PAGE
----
1882 (Athens, Greece)
1966 (Paris, France)
New York / Greece/France
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landscape, still life and figure painting, printmaking
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|This biography from the Archives of AskART:|
|Emmanuel Galanis Demetrios, also known as Demetrius Emmanuel Galanis,
was a Greek painter who became a naturalized Frenchman. He
was born in Athens on 22 May 1882 and died in Paris on 20 March
1966. First a satirical cartoonist and landscape painter, he
later became involved in printmaking including woodcuts, etchings and
In Paris, he entered the studio of Fernand Cormon at the School of Fine
Arts in 1900. He worked in collaboration with food comic or
satirical French newspapers such as L'Assiette au Beurre, Le Cri de Paris], Gil Blas, Le Rire, Le Canard Sauvage, and German publications, such as Simplicissimus, Lustige Blätter. Meanwhile, Galanis also produced advertising posters.
From 1904 he exhibited at the Salon of the Societe Nationale des
Beaux-Arts, and also at the Salon d'Automne, and the Salon of Comedians
at the Salon des Independents
In Paris, Galanis frequented intellectual circles and met Jean Moreas,
Derain, Matisse, Nonda and Maillol. His aesthetic is closer to
that of Matisse than Maillol. Galanis is the first artist of
Greek origin to be recognized as a full member of the European
avant-garde. In 1912, he participated with the Cubist exhibition
at the Section d'Or. His work consists mainly of painted
landscapes, especially of the south of France, and still lifes, which
he exhibited at the Salon des Independents in 1914. During the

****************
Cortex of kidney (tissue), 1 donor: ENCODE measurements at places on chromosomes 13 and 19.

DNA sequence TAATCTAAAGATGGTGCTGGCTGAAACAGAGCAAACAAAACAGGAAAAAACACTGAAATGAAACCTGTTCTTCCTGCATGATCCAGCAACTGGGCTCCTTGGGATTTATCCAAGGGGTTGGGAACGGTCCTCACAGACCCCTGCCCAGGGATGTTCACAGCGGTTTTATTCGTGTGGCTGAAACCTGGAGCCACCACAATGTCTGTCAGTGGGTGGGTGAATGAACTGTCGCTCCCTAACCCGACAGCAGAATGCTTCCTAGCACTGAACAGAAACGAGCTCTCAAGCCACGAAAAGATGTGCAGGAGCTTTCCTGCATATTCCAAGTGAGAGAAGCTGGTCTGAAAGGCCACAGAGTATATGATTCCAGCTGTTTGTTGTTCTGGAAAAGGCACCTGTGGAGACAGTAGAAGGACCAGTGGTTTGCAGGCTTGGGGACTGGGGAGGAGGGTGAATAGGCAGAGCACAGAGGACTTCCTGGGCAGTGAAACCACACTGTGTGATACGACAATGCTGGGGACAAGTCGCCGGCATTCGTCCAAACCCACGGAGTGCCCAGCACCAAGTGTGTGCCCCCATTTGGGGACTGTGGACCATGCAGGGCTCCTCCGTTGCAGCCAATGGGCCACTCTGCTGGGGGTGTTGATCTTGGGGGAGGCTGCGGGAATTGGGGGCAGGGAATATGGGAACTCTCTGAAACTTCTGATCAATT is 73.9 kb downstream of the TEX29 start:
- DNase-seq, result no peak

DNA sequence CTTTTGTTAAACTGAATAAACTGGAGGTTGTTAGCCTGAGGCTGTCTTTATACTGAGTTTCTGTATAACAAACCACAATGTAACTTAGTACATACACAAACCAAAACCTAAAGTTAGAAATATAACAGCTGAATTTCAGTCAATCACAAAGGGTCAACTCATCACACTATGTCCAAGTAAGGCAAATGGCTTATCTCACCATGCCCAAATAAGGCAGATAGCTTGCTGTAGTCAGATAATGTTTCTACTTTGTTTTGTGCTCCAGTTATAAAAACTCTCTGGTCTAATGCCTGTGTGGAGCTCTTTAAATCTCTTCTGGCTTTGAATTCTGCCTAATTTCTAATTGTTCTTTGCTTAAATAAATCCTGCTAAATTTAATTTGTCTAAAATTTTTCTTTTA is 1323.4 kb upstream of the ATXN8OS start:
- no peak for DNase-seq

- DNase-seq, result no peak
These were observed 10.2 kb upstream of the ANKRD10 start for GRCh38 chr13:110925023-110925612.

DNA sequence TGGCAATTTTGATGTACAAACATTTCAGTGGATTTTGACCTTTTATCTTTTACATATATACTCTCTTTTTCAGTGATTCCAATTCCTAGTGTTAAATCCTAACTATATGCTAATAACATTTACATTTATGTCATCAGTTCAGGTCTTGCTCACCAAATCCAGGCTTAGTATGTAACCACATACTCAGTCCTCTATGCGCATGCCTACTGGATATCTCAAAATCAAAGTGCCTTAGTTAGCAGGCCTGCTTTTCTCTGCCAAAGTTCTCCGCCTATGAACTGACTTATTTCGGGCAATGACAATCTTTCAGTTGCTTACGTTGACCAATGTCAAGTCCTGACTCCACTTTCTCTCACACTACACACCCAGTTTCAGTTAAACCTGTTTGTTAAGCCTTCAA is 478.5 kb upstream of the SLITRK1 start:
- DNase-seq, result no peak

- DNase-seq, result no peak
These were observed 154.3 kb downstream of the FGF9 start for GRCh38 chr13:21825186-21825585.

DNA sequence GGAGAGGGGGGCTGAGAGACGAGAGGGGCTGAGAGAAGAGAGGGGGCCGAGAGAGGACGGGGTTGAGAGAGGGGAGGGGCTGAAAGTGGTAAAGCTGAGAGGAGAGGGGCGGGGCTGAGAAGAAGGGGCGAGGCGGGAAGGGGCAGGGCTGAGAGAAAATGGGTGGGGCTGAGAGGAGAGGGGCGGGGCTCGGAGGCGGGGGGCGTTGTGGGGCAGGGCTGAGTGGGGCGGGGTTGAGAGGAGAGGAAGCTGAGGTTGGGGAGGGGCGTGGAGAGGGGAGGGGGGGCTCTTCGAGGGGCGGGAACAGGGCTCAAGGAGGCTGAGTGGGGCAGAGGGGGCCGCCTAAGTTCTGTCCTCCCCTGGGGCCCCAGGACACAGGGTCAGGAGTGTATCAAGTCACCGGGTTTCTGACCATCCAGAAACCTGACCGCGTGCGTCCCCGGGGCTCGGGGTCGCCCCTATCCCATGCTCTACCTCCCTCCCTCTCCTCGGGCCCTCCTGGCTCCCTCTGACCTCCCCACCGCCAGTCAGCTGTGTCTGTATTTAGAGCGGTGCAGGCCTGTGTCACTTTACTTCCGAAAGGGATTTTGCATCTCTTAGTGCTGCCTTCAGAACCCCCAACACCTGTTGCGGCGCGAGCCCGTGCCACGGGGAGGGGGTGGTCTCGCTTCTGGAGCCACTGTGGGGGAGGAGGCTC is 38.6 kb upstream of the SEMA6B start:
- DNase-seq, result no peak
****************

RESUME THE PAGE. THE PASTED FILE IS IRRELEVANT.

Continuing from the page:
First World War , he joined the Foreign Legion and in Corfu, he
acquired French citizenship.
Upon his return from the War, Galanis abandoned cartoons and worked in
printmaking, first doing woodcuts and then etchings . For burning wood,
he uses an illustration technique of the nineteenth century.
In 1920, the year he completed his Seated Nude, he participated
in an exhibition alongside other proponents of modern art such as
Matisse and Braque. In 1921, he exhibited with Juan Gris, Dufy,
Chagall and Picasso.
In early 1920, well known in France, Galanis prepared submissions to
Brussels, London and New York. In 1922, he had his first solo
gallery exhibition, which was at The Unicorn and which raised the
enthusiasm of critics and reinforced his reputation. In his
preface to the exhibition catalog, Andre Malraux, Minister of Culture,
describes his work as "being capable of causing emotions similar to
those of Giotto."
For the International Exhibition of Paris in 1937, Galanis produced four stamps and one of them, Genius, was issued September 15, 1936.
Professor at the National School of Fine Arts, he was elected a member of the Academy of Fine Arts in 1945.
His son Jean-Sebastien Galanis, engaged in the French Navy, disappeared at sea in a submarine during the Second World War.
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